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Business mentors of SCORE help develop companies, local jobs

SYRACUSE — The Syracuse chapter of SCORE, a nonprofit business-mentoring group, says it has helped create 97 new businesses and develop 922 new jobs in its Central New York coverage area during the past three years.


That’s according to Joseph Pagano, marketing chair for the Syracuse chapter.


Washington, D.C.–based SCORE offers the nation’s “largest network of free, expert business mentors,” according to its website. SCORE is short for Service Corps of Retired Executives. The Syracuse chapter of SCORE covers Onondaga, Madison, and Cortland counties.



SCORE has awarded the Syracuse chapter platinum status for three straight years, based on its mentoring efforts with local entrepreneurs, says Pagano. 


“You have to accomplish certain goals, a certain number of mentoring relationships, and achieve goals … to achieve platinum status,” says Pagano.


Pagano, who also served as the local chapter’s president between 2009 and 2010, spoke with CNYBJ on Aug. 31.


He has been involved with SCORE for about a decade, serving as a business mentor. Before his involvement in SCORE, Pagano served as a vice president of sales and marketing at Kalamazoo, Michigan–based Borroughs Corp. That post involved traveling and other duties he could handle while living in Central New 

York, he says.


Pagano’s career also included working at the Marsellus Casket Co. in Syracuse, he adds.


Job creation

PricewaterhouseCoopers, an international audit and assurance, tax, and consulting-services firm, speaks to the clients that SCORE mentors to compile the job-creation statistics, says Pagano.


By launching a business, the owner is creating a job and then adding to the employee count with additional hires, says Pagano.


“As a result of our work with [the entrepreneurs], we effectively created 922 new jobs that didn’t exist prior to our involvement … and in effect, created 97 new companies as a direct result of our mentoring,” he adds.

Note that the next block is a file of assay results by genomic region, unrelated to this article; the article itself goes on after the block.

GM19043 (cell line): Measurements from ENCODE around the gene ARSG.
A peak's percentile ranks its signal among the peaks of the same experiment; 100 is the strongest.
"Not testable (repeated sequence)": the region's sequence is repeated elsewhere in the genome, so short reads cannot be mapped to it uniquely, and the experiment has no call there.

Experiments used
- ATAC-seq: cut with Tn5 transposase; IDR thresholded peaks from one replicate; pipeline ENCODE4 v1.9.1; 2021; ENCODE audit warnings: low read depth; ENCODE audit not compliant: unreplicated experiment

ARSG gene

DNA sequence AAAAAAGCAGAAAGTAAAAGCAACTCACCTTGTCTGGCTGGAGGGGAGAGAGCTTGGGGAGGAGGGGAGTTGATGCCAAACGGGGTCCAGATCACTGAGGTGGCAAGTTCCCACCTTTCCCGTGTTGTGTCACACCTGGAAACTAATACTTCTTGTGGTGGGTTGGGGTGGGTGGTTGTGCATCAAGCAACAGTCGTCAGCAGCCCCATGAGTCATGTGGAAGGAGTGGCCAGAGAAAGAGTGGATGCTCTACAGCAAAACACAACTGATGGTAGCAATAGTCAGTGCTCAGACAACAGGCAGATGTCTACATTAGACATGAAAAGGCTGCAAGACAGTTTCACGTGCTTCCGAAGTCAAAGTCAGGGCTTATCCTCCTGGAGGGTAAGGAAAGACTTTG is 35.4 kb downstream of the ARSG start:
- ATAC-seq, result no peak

But he also notes that “a lot more” entrepreneurs didn’t reach the point of launching operations.


SCORE begins its relationship with entrepreneurs by offering a workshop on how to start a business. 


“We’ll get anywhere from 17 to 20 people that [will] come to that workshop. It’s an all-day workshop,” says Pagano.


In the workshop, SCORE members discuss how to write a business plan, along with the legal aspects and the financing and marketing issues involved.


Beyond the workshop, entrepreneurs work with SCORE members in one-on-one sessions.


“As a volunteer organization, we don’t charge for our services, nor do we sell anything,” he notes.


“Power Lunch”

The Syracuse SCORE chapter holds a lunch at the end of its fiscal year for its members and sponsors, says Pagano. It operates on the same fiscal year as the federal government, Oct. 1 to Sept. 30.


SCORE has scheduled its event, called “Power Lunch,” for Sept. 22 from noon to 2 p.m. at the Holiday Inn Syracuse-Liverpool at 441 Electronics Parkway in Salina.


“The only way we get funding is from donations,” he says, noting that area banks are among those who donate.


U.S. Representative John Katko (R–Camillus) will be the keynote speaker at the event and discuss the topic, “Impact of Small Business on the Economy.”


SCORE also uses the event to elect officers and hand out some awards.


The Syracuse SCORE chapter has about 50 members, including those who have worked as attorneys, insurance representatives, accountants, and financiers.


SCORE has area chapters in Auburn, Binghamton, Syracuse, and Utica, according to its website. 


The Syracuse SCORE office is located at 224 Harrison St., Suite 506, in the Syracuse district office of the U.S. Small Business Administration.        




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